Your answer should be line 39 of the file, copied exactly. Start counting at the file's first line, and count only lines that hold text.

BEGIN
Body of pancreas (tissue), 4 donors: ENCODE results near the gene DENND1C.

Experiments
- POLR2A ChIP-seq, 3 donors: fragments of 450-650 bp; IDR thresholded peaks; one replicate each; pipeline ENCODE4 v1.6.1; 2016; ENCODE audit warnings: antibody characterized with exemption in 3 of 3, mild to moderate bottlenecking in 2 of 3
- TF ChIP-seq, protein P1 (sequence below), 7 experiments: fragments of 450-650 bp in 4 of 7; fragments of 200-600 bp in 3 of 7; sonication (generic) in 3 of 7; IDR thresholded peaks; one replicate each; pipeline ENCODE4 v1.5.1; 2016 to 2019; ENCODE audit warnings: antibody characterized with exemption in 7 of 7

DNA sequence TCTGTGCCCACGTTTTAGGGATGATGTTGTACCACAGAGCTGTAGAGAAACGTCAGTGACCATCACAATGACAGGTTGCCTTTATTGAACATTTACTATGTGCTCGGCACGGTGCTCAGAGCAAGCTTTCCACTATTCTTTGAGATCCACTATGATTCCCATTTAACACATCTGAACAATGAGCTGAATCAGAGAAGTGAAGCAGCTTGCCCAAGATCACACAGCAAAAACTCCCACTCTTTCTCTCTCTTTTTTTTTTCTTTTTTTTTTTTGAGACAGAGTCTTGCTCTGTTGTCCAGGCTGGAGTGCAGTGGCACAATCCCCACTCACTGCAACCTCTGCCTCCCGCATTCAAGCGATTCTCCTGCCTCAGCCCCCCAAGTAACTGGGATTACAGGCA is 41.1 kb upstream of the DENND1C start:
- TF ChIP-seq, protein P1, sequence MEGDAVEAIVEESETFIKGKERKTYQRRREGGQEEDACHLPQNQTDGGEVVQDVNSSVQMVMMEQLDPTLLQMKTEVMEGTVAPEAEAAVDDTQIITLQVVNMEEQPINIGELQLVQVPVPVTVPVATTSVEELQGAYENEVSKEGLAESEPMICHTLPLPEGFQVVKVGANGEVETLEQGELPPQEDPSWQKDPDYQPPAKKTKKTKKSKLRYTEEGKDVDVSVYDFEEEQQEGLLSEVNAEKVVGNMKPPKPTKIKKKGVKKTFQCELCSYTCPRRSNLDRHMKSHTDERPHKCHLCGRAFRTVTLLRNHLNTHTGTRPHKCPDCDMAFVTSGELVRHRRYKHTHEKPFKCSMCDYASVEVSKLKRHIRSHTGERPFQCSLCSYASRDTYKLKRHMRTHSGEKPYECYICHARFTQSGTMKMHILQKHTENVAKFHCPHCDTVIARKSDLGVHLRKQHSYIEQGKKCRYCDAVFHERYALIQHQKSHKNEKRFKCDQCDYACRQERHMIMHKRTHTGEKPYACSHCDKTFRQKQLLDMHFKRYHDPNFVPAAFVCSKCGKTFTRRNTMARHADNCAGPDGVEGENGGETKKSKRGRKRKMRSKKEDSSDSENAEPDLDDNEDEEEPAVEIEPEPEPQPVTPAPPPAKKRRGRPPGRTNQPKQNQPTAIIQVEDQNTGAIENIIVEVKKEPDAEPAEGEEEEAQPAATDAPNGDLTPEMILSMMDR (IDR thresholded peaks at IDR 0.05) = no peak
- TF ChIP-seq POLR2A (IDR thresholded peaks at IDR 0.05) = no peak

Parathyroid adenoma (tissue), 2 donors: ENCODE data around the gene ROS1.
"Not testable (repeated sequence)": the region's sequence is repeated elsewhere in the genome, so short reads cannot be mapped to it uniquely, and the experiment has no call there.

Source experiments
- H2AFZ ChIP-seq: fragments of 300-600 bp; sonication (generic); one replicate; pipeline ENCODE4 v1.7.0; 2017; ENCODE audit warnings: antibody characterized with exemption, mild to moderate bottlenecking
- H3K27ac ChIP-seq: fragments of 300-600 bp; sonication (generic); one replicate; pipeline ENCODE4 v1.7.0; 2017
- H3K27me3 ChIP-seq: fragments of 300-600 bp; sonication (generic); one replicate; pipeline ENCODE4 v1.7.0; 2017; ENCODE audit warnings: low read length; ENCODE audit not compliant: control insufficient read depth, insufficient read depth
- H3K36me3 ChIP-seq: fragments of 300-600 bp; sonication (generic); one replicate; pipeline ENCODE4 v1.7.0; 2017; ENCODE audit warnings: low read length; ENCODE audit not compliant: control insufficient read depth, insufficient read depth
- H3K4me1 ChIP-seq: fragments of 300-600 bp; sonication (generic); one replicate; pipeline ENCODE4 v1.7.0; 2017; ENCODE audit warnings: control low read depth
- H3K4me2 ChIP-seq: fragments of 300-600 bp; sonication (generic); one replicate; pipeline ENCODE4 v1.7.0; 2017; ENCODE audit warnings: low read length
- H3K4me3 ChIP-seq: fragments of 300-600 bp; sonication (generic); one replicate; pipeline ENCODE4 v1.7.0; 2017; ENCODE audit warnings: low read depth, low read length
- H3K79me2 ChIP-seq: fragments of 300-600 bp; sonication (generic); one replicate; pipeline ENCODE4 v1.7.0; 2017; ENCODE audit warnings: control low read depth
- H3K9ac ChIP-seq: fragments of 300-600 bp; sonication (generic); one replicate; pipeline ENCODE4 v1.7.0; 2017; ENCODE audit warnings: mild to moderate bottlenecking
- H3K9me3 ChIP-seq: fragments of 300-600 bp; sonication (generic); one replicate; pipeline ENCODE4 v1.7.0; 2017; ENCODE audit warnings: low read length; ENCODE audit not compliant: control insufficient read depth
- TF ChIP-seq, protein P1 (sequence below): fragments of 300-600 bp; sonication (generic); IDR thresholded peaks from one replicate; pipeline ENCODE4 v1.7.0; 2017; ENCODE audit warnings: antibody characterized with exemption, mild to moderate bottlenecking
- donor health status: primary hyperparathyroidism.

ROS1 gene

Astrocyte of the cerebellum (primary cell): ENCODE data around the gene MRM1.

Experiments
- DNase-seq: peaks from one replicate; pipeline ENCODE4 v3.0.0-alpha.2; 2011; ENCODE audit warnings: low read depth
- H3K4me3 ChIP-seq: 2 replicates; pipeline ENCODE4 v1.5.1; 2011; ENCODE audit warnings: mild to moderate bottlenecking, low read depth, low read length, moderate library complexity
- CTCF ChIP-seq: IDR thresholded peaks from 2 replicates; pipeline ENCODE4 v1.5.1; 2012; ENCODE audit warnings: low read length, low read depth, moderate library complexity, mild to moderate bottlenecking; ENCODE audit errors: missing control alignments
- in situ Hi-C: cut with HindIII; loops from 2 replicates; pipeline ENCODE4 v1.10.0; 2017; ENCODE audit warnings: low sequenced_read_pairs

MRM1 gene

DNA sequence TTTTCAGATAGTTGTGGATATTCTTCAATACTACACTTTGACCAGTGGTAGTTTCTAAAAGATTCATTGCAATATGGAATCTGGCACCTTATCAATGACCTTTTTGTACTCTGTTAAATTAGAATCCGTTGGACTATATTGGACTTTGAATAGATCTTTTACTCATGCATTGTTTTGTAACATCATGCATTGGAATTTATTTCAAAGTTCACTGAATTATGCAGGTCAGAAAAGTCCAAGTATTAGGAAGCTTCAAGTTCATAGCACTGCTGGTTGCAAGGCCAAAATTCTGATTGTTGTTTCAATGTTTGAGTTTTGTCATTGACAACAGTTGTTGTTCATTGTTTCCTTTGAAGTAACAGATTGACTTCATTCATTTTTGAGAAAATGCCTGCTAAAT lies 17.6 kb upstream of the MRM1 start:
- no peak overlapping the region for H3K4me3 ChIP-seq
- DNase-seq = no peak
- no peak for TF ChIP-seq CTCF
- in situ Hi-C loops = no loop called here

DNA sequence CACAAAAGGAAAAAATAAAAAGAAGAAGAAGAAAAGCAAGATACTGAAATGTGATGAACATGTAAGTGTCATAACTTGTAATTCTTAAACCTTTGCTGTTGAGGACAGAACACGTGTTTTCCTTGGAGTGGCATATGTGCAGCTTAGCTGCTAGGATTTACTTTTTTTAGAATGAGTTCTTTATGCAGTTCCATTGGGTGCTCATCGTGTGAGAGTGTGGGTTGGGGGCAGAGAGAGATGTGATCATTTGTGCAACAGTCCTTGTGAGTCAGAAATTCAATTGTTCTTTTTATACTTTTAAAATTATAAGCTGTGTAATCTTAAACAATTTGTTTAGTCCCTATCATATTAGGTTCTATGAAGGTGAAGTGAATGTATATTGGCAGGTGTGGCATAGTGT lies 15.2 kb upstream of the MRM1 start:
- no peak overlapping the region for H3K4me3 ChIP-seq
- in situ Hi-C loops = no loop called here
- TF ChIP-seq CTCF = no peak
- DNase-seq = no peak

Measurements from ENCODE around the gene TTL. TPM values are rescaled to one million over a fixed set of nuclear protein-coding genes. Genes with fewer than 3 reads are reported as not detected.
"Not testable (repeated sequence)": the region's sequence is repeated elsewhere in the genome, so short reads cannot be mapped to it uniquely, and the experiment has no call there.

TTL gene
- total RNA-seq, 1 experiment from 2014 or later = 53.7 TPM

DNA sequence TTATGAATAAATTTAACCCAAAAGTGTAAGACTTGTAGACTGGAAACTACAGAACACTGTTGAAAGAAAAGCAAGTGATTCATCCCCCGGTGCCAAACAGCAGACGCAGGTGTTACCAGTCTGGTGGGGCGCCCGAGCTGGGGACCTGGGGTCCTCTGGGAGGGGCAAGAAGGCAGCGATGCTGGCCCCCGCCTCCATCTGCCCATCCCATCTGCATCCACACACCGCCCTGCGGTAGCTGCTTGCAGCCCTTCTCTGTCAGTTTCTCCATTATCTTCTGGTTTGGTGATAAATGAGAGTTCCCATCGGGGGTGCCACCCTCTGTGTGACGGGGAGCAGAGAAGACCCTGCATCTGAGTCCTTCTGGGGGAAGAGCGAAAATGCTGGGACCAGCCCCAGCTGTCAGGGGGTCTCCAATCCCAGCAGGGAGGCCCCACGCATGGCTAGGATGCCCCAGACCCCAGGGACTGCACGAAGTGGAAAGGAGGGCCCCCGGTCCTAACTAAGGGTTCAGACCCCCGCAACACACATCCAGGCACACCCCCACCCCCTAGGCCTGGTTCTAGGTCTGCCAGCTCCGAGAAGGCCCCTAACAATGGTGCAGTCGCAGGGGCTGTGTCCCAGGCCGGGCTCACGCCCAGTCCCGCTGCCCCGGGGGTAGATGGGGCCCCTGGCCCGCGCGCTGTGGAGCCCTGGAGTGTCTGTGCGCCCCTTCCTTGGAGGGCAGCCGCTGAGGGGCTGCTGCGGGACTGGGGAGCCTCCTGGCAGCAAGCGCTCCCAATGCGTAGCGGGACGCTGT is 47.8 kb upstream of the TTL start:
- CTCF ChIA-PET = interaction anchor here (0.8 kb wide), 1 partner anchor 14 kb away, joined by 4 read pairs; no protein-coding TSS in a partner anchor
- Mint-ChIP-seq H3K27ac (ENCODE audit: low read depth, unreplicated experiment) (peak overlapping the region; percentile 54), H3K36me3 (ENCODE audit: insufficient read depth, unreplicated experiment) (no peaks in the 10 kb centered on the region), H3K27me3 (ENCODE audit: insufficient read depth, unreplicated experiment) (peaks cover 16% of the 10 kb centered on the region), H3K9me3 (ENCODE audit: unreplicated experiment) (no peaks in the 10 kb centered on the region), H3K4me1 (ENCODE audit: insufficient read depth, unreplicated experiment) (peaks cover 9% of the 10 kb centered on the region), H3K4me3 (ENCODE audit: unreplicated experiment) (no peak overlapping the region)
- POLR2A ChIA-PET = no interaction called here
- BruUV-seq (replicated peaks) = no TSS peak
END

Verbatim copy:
- TF ChIP-seq CTCF = no peak